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 From the same authors of the article Curiopticals, ISBN 1847322298 What are you looking at, ISBN 1847321836 Eyetricks, ISBN 1844427773 Make your own 3D illusions, ISBN 1844426327 Big Book of Optical Illusions, ISBN 0764135201 New Optical Illusions, ISBN 1844423271 Fantastic Optical Illusions, ISBN 184442295X Puzzillusions, ISBN 1844420647 MateMagica, ISBN 8889197560 L'Almanach du mathématicien en herbe, ISBN 2844690254

# Previous Puzzles of the Month + Solutions

February-March 2003
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Puzzle 1

Puzzle 2

 ::::::::::::::Solutions:::::::::::::: Roll over the references below to see the solutions Solution Puzzle 2

A reaction from one of our visitors:

I noticed that the answer to February-March 2003 puzzle is wrong (using only elementary geometry find angle a). Your answer is 20 degrees while the right answer is 30 degrees. You can double check the answer by using trigonometry sine and cosine laws to solve the triangles. In addition, your answer is not based on theory and lacks logical reasoning. Thanks!

Assuming that a = 1 then,
Black = 2 Sin 80 = 1.969615...
Blue = 3 / 2(Sin 40) = 1.347296...
Red =
Black2 + Blue2 – 2 x Black x Blue x Cos 10 = 0.467911...
Red angle = 30 degrees.

- Posted by Omar A. Alrefaie

Dear Omar, you're absolutely right, our answer is not complete and lacks logical reasoning. Actually, this puzzle is one of the hardest puzzles to solve with elementary geometry you may find on Internet! The answer is really 20 degrees, to understand why, please follow the step-by-step explanation below and the relative images shown further below.

Fig a)
Let MLN be a triangle, then...
.1) A straight angle = 180°; so, angle PMN = 180° - 100° - 10° = 70°.
.2) Knowing that in a triangle the angles always add up to 180°; then, angle MLN = 180° - 10° - 70° - 60° - 20° = 20°.
.3) Angle LMN = angle MNL (10° + 70° = 60° + 20°), then triangle MLN is isosceles.
.4) Notice that angle MPN = 180° - 70° - 60° - 20° = 30°.
.5) Notice that triangle LMQ, having angles LMQ and MLQ equal (20°), is isosceles.
Fig. b)
.6) Draw segment MQ (mirror of segment ON).
.7) Join Q to O with a segment, OQ is parallel to MN by symmetry.
Fig. c)
.8) Knowing that pairs of alternate interior angles, formed by a transversal intersecting 2 parallels (here, segment OQ and segment MN), are equal; then, triangle MNR is similar to triangle ORQ (that means they are proportional to each other).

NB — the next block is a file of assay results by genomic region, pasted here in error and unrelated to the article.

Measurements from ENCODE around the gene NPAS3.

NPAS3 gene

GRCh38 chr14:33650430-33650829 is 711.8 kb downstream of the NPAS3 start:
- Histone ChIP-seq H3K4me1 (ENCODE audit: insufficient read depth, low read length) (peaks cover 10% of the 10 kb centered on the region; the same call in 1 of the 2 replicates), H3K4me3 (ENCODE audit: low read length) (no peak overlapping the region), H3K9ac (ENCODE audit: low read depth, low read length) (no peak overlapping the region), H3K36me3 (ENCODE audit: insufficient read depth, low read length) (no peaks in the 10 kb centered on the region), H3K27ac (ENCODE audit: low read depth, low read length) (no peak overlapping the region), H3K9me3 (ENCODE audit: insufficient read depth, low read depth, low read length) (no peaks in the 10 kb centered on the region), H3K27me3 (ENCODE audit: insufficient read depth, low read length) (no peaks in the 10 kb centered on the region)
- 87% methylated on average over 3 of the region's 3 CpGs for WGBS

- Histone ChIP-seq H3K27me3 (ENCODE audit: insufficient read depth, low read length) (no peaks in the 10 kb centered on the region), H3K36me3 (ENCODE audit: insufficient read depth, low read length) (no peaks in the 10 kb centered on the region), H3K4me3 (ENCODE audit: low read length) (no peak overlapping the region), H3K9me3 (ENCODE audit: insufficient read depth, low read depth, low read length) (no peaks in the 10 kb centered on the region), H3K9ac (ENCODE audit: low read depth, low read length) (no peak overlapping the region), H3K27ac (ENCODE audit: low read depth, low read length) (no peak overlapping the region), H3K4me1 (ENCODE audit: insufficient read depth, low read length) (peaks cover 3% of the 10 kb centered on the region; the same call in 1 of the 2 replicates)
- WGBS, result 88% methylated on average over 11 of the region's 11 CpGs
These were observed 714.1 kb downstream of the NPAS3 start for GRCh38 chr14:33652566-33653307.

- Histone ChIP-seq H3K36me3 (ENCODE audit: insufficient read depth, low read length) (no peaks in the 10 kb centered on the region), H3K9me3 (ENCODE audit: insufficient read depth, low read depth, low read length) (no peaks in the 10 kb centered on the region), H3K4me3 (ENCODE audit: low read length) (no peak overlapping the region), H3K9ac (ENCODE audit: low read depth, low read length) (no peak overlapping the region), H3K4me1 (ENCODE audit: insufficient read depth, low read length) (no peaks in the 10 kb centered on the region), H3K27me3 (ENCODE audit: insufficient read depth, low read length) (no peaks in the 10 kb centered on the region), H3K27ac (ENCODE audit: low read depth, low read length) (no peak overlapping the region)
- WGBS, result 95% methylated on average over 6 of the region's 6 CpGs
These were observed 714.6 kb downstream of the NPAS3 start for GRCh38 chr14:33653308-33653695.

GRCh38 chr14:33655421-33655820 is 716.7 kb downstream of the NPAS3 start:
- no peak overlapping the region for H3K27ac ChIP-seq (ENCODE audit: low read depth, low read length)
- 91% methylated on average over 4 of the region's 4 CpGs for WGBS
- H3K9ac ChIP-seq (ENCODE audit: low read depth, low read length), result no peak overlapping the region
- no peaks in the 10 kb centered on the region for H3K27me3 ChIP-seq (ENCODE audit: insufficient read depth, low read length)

.9) Notice that triangle ORQ is an equilateral triangle (with 3 sides equal).
.10) From L, join R with a segment. By symmetry, the segment LR bisects (divides into 2 equal angles) angle MLN.
Fig. d)
.11) Triangle MQP triangle LRQ, because they have 1 side and 2 adjoining angles equal: segment LQ = segment QM (by .5); angle PMQ = angle RLQ; and angle MQL is shared. So, segment PQ = segment QR.
.12) PQ = OQ (by .9 and .11), then triangle OQP is isosceles and angle OPQ = (180° - 80°) / 2 = 50°.
.13) Angle OPM = Angle OPQ - Angle MPN = 50° - 30° = 20°.
Q.E.D.

I checked your site last Thursday (April 19, 2007), and I found that you have posted my solution (which was wrong anyway) and I also went through your solution step-by-step. It was really a complete and well-structured solution. When I rechecked my answer, I realized that I made a mistake calculating the red segment; I did not take the square root of the answer (0.4679…..) which resulted in my wrong answer. So you were absolutely right, the answer is 20 degrees.

I really thank you and all colleagues at archimedes-lab.org for your care and nice attitude. I will keep in touch. Best regards.
- Posted by Omar A. Alrefaie

Previous puzzles of the month...
contents + solutions

 August 98: the irritating 9-piece puzzle September 98: the impossible squarings October 98: the multi-purpose hexagon November 98: the incredible Pythagora's theorem December 98: the cunning areas January 99: less is more, a square root problem February 99: another square root problem... March 99: permutation problem... April 99: minimal dissections July 99: jigsaw puzzle August 99: logic? Schmlogic... September 99: hexagon to disc... Oct-Nov 99: curved shapes to square... Dec-Jan 00: rhombus puzzle... February 00: Cheeta tessellating puzzle... March 00: triangular differences... Apr-May 00: 3 smart discs in 1... July 00: Funny tetrahedrons... August 00: Drawned by numbers... September 00: Leonardo's puzzle... Oct-Nov 00: Syntemachion puzzle... Dec-Jan 01: how many squares... February 01: some path problems... March 01: 4D diagonal... April 01: visual proof... May 01: question of recflection... June 01: slice the square cake... July 01: every dog has 3 tails... Aug 01: closed or open... Sept 01: a cup of T... Oct 01: crank calculator... Nov 01: binary art... Dec 01-Jan 02: egyptian architecture... Feb 02: true or false... March 02: enigmatic solids... Apr 02: just numbers... May 02: labyrinthine ways... June 02: rectangle to cross... July-Aug 02: shaved or not... Sept 02: Kangaroo cutting... Oct 02: Improbable solid... Dec-Jan 03: Hands-on geometry

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